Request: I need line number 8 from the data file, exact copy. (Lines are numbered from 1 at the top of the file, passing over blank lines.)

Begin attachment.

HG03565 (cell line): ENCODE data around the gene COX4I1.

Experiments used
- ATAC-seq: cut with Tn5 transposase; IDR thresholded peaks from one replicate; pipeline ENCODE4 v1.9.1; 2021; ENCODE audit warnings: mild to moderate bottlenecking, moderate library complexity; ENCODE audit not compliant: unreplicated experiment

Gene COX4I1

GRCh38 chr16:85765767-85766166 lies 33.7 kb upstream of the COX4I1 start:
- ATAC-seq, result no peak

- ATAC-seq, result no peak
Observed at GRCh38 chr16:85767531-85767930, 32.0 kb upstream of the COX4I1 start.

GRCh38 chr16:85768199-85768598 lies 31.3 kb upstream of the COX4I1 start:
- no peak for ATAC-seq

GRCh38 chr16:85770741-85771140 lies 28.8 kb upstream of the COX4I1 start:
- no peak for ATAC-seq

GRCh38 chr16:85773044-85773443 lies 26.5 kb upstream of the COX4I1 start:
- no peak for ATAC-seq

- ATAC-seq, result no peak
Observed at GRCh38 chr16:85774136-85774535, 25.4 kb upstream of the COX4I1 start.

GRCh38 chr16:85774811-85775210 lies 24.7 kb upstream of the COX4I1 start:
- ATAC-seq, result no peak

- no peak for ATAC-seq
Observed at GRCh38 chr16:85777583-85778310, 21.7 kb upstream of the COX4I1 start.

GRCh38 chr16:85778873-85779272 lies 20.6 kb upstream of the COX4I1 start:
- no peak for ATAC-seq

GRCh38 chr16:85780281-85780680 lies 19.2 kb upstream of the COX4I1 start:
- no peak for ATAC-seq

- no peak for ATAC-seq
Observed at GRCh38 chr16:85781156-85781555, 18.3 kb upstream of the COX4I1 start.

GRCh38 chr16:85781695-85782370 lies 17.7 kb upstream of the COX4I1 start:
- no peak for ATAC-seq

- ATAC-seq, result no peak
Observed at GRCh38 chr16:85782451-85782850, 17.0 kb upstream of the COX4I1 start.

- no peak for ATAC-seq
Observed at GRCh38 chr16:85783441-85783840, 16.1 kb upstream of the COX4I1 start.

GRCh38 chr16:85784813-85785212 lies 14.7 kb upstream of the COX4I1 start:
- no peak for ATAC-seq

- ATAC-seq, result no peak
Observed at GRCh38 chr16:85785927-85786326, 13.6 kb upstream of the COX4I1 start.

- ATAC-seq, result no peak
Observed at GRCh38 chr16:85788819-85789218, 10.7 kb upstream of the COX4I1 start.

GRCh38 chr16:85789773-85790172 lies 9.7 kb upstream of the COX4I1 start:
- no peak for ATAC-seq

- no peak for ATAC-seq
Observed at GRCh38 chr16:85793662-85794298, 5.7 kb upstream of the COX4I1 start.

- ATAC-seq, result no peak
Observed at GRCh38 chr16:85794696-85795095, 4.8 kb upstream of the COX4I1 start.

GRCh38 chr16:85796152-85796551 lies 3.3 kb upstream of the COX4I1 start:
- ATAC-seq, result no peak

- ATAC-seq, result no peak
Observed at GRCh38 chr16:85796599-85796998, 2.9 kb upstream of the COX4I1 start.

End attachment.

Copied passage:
Observed at GRCh38 chr16:85767531-85767930, 32.0 kb upstream of the COX4I1 start.